My, how times have changed since the early 1970s. A recent problem with my car reminded me of a trip from those days, when my mother and I went to bring my older sister home from college for the summer. On the way home, we picked up a hitchhiker.
By "how times have changed," I don't mean the risks of picking up hitchhikers. I mean the fact that a car could be loaded with all a college student's stuff, plus three people, and still have room for a hitchhiker.
Anyway, he was someone we knew, a guy from my sister's high school class who was also on his way home for the summer. He had one arm in a cast after breaking it in what I vaguely recall as a bicycle accident, but which may have been a fall down the stairs or a barroom brawl for all I know.
Close to the end of the trip, a tire went flat. We hauled stuff out of the trunk until we uncovered the spare, the jack, and the tire iron. With three perfectly able-bodied and competent women and one one-armed male hitchhiker, who do you suppose changed the tire?
None of us were exactly helpless females. I'm sure my mother could have easily changed the tire. After all, she hauled grain to town during harvest season (and, as the elevator manager once told my father, "Lots of women bring grain in, but she's the only one who backs up her own truck.")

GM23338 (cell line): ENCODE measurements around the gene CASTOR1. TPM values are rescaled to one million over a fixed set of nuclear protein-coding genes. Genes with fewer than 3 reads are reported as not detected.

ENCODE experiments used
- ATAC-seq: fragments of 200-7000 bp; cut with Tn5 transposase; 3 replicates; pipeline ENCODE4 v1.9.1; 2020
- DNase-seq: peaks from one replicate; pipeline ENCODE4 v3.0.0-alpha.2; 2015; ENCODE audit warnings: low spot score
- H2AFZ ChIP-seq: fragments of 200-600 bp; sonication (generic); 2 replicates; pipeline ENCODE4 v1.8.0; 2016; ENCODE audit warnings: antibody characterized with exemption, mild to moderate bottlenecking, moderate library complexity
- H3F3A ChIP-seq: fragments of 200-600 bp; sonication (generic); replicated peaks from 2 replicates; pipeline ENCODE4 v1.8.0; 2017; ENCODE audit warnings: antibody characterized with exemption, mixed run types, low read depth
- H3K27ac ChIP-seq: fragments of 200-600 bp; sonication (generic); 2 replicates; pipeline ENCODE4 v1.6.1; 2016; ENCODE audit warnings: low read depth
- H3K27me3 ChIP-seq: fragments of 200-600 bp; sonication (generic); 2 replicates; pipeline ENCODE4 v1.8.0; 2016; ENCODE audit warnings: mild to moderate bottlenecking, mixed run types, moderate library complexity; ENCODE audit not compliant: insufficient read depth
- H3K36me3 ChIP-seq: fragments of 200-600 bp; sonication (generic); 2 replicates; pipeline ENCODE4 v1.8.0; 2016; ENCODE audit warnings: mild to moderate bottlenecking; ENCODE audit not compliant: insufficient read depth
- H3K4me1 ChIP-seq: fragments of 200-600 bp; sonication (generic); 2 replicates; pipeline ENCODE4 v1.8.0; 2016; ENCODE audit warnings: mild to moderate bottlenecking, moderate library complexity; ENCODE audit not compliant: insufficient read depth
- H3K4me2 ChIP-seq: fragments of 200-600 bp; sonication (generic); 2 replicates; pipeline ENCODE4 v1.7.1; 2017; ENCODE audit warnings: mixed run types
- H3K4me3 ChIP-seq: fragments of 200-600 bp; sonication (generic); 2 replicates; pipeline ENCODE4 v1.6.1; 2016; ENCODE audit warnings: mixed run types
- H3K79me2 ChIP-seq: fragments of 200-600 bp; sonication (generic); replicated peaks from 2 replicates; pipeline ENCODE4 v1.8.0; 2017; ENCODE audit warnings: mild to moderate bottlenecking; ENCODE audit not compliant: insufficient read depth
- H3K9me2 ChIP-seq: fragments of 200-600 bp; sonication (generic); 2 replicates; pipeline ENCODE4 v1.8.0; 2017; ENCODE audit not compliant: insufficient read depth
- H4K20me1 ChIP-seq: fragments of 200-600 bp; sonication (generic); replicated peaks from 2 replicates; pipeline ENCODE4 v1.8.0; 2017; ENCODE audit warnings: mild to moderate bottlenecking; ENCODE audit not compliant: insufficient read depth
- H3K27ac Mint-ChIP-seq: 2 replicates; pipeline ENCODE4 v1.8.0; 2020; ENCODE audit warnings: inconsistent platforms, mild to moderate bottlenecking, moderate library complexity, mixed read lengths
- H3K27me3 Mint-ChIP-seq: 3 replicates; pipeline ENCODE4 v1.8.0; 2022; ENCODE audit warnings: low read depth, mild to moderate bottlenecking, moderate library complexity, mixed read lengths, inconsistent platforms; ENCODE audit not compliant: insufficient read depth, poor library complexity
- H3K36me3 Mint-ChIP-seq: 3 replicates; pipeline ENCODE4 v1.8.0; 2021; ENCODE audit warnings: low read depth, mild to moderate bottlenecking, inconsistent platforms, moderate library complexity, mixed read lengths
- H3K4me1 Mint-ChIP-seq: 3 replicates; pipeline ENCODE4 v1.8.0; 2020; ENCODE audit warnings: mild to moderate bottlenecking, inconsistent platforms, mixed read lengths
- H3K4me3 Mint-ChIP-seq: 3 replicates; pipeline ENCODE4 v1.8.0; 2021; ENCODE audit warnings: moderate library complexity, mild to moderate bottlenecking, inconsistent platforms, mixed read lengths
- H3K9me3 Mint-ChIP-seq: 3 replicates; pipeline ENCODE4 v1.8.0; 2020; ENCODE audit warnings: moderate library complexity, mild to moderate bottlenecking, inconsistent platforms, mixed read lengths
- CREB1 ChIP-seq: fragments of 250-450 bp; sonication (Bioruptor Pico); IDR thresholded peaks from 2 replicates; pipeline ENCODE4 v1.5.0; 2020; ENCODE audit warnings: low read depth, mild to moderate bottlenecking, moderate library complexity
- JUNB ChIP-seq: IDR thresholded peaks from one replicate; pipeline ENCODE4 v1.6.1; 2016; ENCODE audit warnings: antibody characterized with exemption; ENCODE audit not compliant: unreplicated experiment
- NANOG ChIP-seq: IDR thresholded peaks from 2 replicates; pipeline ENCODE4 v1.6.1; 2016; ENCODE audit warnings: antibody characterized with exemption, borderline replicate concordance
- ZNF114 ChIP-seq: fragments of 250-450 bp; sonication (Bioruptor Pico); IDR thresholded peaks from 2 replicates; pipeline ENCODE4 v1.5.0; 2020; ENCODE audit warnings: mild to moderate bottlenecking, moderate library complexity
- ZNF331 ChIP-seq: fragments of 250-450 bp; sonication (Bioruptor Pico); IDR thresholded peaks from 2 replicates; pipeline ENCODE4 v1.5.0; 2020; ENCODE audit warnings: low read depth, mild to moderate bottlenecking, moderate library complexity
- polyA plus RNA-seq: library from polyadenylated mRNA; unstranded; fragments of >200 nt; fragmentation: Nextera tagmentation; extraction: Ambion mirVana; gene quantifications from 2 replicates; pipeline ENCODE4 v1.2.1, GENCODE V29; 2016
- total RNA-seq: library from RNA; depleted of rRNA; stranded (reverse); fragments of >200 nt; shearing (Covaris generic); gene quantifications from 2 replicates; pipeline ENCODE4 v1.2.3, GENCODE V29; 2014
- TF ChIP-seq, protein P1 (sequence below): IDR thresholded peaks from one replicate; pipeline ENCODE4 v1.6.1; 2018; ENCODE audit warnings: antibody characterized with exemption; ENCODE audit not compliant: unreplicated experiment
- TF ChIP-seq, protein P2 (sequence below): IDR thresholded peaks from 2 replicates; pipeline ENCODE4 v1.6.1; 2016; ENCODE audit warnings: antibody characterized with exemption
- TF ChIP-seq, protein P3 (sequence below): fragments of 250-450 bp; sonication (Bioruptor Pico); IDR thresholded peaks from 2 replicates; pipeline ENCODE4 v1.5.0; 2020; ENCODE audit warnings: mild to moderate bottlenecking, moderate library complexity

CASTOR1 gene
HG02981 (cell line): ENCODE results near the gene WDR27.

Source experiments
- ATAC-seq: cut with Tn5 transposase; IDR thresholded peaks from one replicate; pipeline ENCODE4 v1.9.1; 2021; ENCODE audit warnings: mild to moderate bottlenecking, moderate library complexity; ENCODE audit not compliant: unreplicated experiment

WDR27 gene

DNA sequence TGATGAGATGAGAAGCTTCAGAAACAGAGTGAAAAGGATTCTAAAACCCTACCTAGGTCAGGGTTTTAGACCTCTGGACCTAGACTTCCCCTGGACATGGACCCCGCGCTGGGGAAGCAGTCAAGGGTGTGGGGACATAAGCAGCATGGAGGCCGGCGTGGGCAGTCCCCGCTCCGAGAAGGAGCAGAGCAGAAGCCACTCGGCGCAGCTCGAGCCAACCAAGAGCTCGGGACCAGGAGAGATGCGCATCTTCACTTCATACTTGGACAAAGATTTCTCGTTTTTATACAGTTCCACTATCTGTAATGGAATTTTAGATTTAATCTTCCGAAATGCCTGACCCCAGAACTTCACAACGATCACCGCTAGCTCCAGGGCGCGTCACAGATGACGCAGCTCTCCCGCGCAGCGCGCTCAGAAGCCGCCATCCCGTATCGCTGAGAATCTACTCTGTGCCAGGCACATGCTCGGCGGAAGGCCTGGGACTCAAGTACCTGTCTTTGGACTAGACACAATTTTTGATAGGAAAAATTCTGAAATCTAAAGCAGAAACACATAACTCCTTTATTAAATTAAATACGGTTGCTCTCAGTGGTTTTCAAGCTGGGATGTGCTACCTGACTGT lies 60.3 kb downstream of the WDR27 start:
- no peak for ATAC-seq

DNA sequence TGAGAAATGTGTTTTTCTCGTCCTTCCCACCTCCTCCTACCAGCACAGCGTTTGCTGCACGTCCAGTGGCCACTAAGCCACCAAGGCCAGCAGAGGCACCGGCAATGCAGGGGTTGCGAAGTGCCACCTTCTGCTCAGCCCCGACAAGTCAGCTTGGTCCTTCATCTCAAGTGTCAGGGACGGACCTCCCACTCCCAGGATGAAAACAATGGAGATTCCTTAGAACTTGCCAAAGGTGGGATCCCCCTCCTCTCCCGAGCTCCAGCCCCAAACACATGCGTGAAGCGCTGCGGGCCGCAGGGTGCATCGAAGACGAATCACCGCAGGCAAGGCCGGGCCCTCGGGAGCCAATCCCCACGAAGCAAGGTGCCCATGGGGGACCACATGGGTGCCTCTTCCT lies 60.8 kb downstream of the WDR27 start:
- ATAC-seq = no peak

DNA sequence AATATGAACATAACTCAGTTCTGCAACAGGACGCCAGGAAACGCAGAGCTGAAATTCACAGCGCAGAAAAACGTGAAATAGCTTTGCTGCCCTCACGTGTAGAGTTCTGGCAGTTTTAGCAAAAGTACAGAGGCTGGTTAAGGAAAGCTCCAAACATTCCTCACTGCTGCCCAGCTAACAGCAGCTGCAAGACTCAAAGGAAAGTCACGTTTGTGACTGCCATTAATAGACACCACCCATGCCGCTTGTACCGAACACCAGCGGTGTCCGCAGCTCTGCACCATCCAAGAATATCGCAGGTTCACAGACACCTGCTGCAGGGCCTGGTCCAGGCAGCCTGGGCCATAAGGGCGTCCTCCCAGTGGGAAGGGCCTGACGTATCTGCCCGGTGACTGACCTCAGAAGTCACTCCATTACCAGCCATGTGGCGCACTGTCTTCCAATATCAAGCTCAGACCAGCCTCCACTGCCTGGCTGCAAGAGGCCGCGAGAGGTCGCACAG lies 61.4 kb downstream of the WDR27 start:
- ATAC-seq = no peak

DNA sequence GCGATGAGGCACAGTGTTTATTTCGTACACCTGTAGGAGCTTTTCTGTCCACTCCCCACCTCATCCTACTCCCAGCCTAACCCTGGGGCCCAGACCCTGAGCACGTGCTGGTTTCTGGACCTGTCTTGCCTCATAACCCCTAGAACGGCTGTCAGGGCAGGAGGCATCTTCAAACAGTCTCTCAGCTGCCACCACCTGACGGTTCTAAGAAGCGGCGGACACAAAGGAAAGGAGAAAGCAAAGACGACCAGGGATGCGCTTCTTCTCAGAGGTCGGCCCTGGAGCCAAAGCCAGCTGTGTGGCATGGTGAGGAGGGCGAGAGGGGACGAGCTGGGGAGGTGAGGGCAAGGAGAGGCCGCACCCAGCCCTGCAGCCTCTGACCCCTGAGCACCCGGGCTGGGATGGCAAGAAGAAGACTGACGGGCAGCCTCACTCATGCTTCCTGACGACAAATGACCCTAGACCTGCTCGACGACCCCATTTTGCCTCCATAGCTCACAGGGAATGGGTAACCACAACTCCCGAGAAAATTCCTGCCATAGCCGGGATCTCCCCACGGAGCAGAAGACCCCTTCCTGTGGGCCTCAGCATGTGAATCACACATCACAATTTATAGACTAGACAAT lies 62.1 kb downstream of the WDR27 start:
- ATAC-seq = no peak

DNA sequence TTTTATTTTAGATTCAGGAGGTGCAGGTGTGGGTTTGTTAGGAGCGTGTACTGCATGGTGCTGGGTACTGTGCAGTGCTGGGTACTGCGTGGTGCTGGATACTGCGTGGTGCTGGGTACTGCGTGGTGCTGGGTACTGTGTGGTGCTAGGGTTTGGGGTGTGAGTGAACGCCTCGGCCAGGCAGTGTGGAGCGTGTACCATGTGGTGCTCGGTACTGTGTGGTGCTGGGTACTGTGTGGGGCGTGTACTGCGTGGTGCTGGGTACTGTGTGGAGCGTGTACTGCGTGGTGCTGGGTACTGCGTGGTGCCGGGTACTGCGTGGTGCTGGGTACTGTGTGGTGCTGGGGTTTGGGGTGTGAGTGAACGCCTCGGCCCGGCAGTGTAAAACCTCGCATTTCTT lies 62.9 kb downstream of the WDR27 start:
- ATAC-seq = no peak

But our guest insisted. We let him, with as much help for his one-handed state as he would allow. All three of understood that this wasn't simply a matter of getting the tire changed as easily as possible. It was about letting him be chivalrous, even with one hand tied behind his back, as it were. It was about allowing him pay us back for the ride. It was, to some degree, a matter of his self-respect.
Maybe it was foolish. Maybe we were being overly-sensitive to someone's fragile male ego. Maybe Gloria Steinem and other true-blue feminists would not have approved. Maybe, as times have changed, a young man today with his arm in a cast wouldn't feel as obligated to do the manly thing. Which is probably just as well.
Still, the tire got changed. We finished the trip and dropped the hitchhiker off at his house with thanks on both sides. Impractical? Maybe. Old-fashioned? Possibly. But I remember it as a mutual exchange of respect and courtesy.
Sometimes a flat tire is more than just a tire.
I read with interest your column and I recall how I used to thumb my way to high school, every morning. After a while, a man that pulled up to the stop light where I always stood, thumb at the ready, just pulled over and signaled to me and I rode day after day with for the longest time. Now, I am afraid to pick up people as you hear about some baddies sticking a gun to drivers head and stealing the car. One night, I picked up a guy, and he was pretty drunk. From the back seat he told me to take him to Winner. He said he had a knife he would use if I didn’t. I wasn’t about to so I went around a corner and started for home. He noticed that, as drunk as he was, but I told him there was some construction ahead and made it to the house where I jumped out and yelled at Ginny to call the sherriff. He jumped out and ran for the grove of trees. I called the sherriff and he just wanted to know where the guy was. I didn’t investigate so the sherriff said,”Just keep away from him”. What did he think I was going to do, ask him in for supper? I just don’t pick up any hitch hikers any more, unless I know them personally. Not even if I need help changing a tire.